Spiders are amazing creatures. But before you shudder at the word "spider," take a moment to consider what they do for our ecosystem. Spiders catch things we don't like, like aphids, mosquitoes, and flies. If you can leave spiders alone, they'll happily eat all of the insects in your house. But their appetite for bugs isn't the only reason Dr. Cheryl Hayashi finds them fascinating.
Hayashi is the Leon Hess Director of Comparative Biology Research at the American Museum of Natural History in New York City. She specializes in spiders, primarily researching their silk — actually, that's silks. It turns out some spiders can make more than one, depending on what they need the silk to do for them.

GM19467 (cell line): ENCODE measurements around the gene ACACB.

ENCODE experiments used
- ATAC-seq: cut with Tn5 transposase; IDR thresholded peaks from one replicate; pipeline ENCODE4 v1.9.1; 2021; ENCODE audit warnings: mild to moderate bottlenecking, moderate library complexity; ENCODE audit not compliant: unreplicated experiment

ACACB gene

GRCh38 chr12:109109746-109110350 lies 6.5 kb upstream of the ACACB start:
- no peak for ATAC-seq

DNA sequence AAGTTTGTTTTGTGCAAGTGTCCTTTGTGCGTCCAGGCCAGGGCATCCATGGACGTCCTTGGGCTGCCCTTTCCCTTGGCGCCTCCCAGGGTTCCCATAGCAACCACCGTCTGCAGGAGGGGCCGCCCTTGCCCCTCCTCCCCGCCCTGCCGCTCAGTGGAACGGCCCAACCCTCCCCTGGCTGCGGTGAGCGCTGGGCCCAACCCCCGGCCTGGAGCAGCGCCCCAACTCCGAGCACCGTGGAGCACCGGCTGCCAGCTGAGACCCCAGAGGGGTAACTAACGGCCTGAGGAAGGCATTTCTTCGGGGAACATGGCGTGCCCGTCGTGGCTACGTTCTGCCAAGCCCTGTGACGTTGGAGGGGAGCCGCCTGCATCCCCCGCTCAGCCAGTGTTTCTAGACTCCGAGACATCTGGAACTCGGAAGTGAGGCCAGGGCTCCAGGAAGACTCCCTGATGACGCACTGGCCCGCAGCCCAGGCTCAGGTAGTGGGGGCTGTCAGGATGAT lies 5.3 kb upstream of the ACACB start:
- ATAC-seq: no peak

“When people say that spiders weave silk, I mean that is just the perfect word," says Hayashi. "They really are weaving and taking a little bit of this silk A and silk B and mixing it all together.”
Hayashi will give the Science on Tap lecture Thursday evening at the Milwaukee Public Museum on the Secrets of Spider Webs. She joined Lake Effect's Bonnie North via Skype to explain why spider silks are such a big deal: